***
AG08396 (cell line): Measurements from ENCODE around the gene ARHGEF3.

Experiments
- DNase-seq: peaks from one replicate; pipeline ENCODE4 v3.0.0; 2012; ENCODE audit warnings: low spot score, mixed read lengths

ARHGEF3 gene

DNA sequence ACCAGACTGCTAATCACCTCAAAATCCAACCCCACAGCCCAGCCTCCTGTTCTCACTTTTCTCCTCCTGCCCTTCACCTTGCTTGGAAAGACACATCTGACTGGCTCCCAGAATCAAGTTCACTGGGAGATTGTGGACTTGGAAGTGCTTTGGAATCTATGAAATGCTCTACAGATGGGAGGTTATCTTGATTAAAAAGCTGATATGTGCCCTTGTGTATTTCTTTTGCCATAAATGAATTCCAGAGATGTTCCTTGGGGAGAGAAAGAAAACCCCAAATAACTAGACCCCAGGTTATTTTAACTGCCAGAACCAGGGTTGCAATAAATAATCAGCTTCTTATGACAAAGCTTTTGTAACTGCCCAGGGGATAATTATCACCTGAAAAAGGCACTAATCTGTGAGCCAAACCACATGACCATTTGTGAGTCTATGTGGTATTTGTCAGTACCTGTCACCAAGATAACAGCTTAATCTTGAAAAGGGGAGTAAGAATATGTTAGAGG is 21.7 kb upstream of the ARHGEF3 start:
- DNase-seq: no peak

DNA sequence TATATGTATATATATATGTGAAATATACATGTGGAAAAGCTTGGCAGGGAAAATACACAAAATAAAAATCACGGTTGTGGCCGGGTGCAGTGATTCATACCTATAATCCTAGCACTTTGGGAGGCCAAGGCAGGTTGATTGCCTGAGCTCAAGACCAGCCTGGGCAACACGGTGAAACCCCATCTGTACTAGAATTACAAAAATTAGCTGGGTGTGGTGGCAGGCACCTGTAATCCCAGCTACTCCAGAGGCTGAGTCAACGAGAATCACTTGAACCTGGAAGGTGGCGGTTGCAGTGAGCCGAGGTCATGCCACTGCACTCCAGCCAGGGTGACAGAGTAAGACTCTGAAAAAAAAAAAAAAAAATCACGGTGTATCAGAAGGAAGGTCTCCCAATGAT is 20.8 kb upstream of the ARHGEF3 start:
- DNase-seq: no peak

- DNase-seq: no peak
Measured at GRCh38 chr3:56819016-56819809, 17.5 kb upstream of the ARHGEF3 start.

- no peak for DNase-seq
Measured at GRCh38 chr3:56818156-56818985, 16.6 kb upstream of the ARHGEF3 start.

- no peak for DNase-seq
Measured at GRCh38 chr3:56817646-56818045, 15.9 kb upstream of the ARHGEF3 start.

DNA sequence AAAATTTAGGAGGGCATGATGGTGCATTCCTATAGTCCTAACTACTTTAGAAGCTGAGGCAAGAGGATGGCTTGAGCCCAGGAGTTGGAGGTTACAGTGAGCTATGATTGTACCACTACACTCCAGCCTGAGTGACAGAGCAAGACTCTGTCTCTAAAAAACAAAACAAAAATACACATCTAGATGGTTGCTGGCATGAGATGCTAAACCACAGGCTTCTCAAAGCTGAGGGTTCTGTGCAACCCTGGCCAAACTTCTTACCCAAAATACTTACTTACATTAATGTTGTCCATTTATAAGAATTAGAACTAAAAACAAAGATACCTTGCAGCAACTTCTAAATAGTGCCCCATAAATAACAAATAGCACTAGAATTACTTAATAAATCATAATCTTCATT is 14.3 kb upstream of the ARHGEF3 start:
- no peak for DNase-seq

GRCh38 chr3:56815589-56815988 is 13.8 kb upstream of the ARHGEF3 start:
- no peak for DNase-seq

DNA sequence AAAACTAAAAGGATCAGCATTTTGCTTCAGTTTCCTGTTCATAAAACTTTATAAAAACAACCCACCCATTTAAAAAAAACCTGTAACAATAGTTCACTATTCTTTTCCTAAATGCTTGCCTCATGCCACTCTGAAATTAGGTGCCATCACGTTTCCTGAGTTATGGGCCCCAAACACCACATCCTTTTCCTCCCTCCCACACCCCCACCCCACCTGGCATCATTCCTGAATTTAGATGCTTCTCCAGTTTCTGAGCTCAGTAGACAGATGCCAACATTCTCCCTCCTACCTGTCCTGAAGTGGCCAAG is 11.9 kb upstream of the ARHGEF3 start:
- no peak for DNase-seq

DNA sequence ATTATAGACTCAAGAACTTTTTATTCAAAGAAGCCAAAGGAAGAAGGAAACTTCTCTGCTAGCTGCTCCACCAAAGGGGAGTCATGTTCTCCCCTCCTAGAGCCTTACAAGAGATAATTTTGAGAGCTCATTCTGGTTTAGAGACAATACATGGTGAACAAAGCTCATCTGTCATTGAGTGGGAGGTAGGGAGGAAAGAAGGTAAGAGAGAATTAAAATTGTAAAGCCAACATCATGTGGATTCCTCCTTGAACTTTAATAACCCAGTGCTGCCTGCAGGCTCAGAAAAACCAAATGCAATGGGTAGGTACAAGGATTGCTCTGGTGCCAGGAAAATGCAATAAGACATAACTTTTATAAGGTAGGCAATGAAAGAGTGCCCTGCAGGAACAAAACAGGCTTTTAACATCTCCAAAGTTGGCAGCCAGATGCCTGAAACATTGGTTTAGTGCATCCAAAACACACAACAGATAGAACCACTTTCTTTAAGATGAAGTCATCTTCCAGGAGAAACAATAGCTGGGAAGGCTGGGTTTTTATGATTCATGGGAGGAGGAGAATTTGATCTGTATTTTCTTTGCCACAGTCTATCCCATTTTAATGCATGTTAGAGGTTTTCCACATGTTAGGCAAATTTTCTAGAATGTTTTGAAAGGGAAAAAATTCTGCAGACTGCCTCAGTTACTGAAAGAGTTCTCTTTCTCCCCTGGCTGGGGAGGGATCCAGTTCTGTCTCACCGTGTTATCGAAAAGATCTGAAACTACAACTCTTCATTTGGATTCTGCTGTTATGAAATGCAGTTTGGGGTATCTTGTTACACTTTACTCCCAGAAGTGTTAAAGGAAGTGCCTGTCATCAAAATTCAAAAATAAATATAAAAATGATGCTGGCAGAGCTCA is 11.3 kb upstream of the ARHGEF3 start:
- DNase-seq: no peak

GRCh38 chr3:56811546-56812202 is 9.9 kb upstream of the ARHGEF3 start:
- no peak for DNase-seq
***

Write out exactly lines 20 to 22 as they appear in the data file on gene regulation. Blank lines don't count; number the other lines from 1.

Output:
- no peak for DNase-seq

DNA sequence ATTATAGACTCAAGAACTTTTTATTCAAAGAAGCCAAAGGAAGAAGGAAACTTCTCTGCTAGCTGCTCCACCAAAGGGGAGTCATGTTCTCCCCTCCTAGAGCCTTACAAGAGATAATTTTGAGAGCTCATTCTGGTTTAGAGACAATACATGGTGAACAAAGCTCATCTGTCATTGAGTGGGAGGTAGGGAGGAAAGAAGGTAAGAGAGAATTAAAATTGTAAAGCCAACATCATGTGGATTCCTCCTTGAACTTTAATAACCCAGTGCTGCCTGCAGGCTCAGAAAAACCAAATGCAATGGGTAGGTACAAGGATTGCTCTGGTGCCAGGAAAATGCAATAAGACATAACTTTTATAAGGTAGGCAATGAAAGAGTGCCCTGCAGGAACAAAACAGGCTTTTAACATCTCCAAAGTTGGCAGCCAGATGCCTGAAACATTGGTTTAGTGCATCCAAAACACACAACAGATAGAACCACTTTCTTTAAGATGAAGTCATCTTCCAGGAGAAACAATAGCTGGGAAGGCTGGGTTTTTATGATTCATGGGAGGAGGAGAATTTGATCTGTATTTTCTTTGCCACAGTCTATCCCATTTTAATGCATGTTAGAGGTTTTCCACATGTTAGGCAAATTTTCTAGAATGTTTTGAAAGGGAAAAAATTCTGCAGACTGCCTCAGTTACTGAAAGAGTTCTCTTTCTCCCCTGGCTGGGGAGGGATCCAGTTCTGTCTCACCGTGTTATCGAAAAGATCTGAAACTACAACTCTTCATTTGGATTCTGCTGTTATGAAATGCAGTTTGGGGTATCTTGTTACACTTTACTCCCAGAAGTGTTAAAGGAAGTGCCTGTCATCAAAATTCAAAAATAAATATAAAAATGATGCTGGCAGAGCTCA is 11.3 kb upstream of the ARHGEF3 start:
- DNase-seq: no peak